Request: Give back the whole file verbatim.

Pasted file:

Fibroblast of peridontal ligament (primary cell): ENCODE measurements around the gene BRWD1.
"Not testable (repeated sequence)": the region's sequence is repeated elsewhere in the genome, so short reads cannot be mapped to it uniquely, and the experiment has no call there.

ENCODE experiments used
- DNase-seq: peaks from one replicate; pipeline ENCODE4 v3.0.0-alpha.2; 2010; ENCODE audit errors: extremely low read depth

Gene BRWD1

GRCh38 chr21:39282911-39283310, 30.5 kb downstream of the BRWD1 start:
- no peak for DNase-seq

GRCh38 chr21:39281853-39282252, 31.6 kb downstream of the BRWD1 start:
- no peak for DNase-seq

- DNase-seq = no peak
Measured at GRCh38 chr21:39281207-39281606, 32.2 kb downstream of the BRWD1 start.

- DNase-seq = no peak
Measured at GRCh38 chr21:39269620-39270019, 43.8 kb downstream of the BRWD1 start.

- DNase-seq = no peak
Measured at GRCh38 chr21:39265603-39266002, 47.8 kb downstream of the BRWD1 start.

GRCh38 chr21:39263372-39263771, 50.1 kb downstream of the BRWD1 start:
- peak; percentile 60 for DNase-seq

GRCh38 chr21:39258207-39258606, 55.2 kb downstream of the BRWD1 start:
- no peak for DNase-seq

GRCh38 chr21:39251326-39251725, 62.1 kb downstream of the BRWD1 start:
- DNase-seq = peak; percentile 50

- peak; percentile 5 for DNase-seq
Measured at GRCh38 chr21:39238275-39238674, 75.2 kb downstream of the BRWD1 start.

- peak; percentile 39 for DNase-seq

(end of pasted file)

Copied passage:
Fibroblast of peridontal ligament (primary cell): ENCODE measurements around the gene BRWD1.
"Not testable (repeated sequence)": the region's sequence is repeated elsewhere in the genome, so short reads cannot be mapped to it uniquely, and the experiment has no call there.

ENCODE experiments used
- DNase-seq: peaks from one replicate; pipeline ENCODE4 v3.0.0-alpha.2; 2010; ENCODE audit errors: extremely low read depth

Gene BRWD1

GRCh38 chr21:39282911-39283310, 30.5 kb downstream of the BRWD1 start:
- no peak for DNase-seq

GRCh38 chr21:39281853-39282252, 31.6 kb downstream of the BRWD1 start:
- no peak for DNase-seq

- DNase-seq = no peak
Measured at GRCh38 chr21:39281207-39281606, 32.2 kb downstream of the BRWD1 start.

- DNase-seq = no peak
Measured at GRCh38 chr21:39269620-39270019, 43.8 kb downstream of the BRWD1 start.

- DNase-seq = no peak
Measured at GRCh38 chr21:39265603-39266002, 47.8 kb downstream of the BRWD1 start.

GRCh38 chr21:39263372-39263771, 50.1 kb downstream of the BRWD1 start:
- peak; percentile 60 for DNase-seq

GRCh38 chr21:39258207-39258606, 55.2 kb downstream of the BRWD1 start:
- no peak for DNase-seq

GRCh38 chr21:39251326-39251725, 62.1 kb downstream of the BRWD1 start:
- DNase-seq = peak; percentile 50

- peak; percentile 5 for DNase-seq
Measured at GRCh38 chr21:39238275-39238674, 75.2 kb downstream of the BRWD1 start.

- peak; percentile 39 for DNase-seq